Versa Game Controller Review6.5
One of the most unique devices to be released by Verizon so far this year is the LG Versa. This is mainly due to it being a touchscreen phone that also accepts detachable modules. The first, which comes included with the Versa, is a clamshell QWERTY keyboard attachment that also acts as a case for the phone. Other modules have been rumored, such as stereo speakers and Wi-Fi, but currently the only other one to be released is a game control pad.
Interesting enough, this accessory is manufactured by USAWireless Solutions (www.usaws.com), and not LG or Verizon, even though it can be purchased at Verizon stores or through their web site for $29.99.
Connecting the game pad to the LG Versa is done in similar fashion as the keyboard, but it doesn’t give a nice “click” sound to know that it’s fully attached. We had to try it a few times, as it didn’t feel securely connected to the phone. We found that pushing on it harder locks it into place.
Once it’s attached, the overall thickness of the Versa is 0.80”, which makes it slightly thicker than when using keyboard. The sides and back are finished with the same espresso brown soft touch paint that is used on the battery cover. We also like the fact there is a cut out for the Versa’s camera and flash, but the flash is obstructed if the game pad is slid open.
Sliding it open is easy enough, but you can hear the plastic parts rubbing next to each other. Located on the left side is an 8-way d-pad for up, down, left, right, and diagonal movement, with a start and select button in the middle, and function buttons (x, y, a, b) on the right. Most gamers are familiar with layout, but we weren’t able to find any use for the function buttons during testing. The internal game pad itself is a nice metallic blue with white lettering.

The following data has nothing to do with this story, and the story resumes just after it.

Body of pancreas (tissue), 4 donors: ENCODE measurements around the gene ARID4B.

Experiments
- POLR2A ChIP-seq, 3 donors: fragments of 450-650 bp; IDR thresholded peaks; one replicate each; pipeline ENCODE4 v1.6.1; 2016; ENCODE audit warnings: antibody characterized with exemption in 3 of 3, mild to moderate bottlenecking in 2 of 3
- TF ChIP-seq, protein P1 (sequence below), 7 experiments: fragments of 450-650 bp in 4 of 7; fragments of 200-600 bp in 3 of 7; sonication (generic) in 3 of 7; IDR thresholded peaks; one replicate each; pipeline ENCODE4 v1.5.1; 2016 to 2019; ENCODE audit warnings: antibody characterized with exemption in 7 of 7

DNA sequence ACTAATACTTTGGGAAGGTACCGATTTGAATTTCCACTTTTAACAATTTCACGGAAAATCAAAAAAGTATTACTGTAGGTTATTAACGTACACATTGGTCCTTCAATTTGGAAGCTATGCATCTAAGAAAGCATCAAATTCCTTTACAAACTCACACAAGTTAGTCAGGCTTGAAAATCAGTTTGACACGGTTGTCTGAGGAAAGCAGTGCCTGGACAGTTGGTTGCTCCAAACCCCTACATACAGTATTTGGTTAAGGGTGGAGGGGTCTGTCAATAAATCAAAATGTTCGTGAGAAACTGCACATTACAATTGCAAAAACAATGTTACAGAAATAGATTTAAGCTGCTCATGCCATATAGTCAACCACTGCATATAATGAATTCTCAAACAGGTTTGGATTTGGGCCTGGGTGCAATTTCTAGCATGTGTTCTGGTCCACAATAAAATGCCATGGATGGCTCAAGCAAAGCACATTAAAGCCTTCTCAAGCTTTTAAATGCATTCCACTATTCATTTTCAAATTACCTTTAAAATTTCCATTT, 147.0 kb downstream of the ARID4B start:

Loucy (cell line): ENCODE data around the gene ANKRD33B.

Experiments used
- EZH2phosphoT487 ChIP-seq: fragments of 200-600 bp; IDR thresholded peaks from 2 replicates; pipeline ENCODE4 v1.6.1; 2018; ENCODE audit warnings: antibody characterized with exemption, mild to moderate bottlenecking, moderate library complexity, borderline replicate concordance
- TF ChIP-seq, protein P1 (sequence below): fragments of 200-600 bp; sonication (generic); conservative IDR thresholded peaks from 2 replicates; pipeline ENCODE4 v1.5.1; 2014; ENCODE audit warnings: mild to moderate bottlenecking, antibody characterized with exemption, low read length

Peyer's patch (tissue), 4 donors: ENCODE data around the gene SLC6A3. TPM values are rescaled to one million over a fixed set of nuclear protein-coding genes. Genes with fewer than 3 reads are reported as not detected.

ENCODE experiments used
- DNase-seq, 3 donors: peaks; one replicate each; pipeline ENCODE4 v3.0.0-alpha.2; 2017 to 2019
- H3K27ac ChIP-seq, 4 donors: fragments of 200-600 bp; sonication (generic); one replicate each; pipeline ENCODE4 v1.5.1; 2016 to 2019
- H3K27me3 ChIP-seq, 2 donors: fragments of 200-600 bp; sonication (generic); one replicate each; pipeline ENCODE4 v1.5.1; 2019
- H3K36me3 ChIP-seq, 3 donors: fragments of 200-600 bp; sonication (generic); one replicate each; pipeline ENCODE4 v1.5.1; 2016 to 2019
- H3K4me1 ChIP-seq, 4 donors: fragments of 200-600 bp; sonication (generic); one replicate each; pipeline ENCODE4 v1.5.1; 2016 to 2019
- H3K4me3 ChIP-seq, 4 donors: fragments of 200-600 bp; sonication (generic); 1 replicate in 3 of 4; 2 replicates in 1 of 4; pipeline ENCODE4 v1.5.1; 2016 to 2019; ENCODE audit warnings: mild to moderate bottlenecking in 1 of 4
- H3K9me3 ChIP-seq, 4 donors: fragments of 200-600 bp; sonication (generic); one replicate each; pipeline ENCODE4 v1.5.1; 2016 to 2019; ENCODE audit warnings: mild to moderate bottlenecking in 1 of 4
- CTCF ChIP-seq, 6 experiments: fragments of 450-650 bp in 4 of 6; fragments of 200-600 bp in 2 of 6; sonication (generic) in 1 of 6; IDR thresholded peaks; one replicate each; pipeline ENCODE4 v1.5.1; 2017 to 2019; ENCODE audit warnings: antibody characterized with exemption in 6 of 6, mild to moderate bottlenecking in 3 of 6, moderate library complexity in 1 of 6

The display shows a new “Game” home screen, where you can add links for up to 5 games that you’ve downloaded, but you can’t drag them around the display like you can with the “Shortcuts” home screen.
We used the control pad with three games: Pac-Man, Monopoly, and Need for Speed. It worked well with Pac-Man, as you can change the options between accelerometer (default), swipe, and d-pad (recommended while using the game control pad). The response was good, and we could move around the board and eat up points. We found this method easier than using the accelerometer.
Next we tried it with Monopoly, but found the controller wasn’t necessary for game use. You have to shake the phone to roll the dice, and pressing on the screen to buy a property is not an inconvenience.
Lastly, we tried Need for Speed Undercover. We found that this game is more accurate and works better with the accelerometer acting as the steering wheel, instead of pressing the buttons on the control pad.
For the price, the Game Controller isn’t a bad investment for the hard core gamer that likes to play games on the Versa, but you have to keep in mind that while some titles work well with it, other don’t. A few improvements we’d like it to see is an LED backlight for use while in dark environments, and the possibility of using the game d-pad in conjunction with the HTML Browser for navigation and selecting links.
2. Kiltlifter (Posts: 742; Member since: 11 Dec 2008)
it looks more like a super nintendo controller than the game boy.
3. bng (Posts: 107; Member since: 12 Feb 2009)
im waiting for a slide out Keyboard.. hopefully soon lol
5. soccergeek18 (Posts: 1; Member since: 08 May 2009)
mee too! Hopefully it will make the phone skinnier!
4. jskrenes (Posts: 209; Member since: 11 Dec 2008)
What would be unique is building a game that incorporated motion sensors and the game controller. But it's also tricky to review a product that is contingent upon 3rd party developers, not Verizon or LG.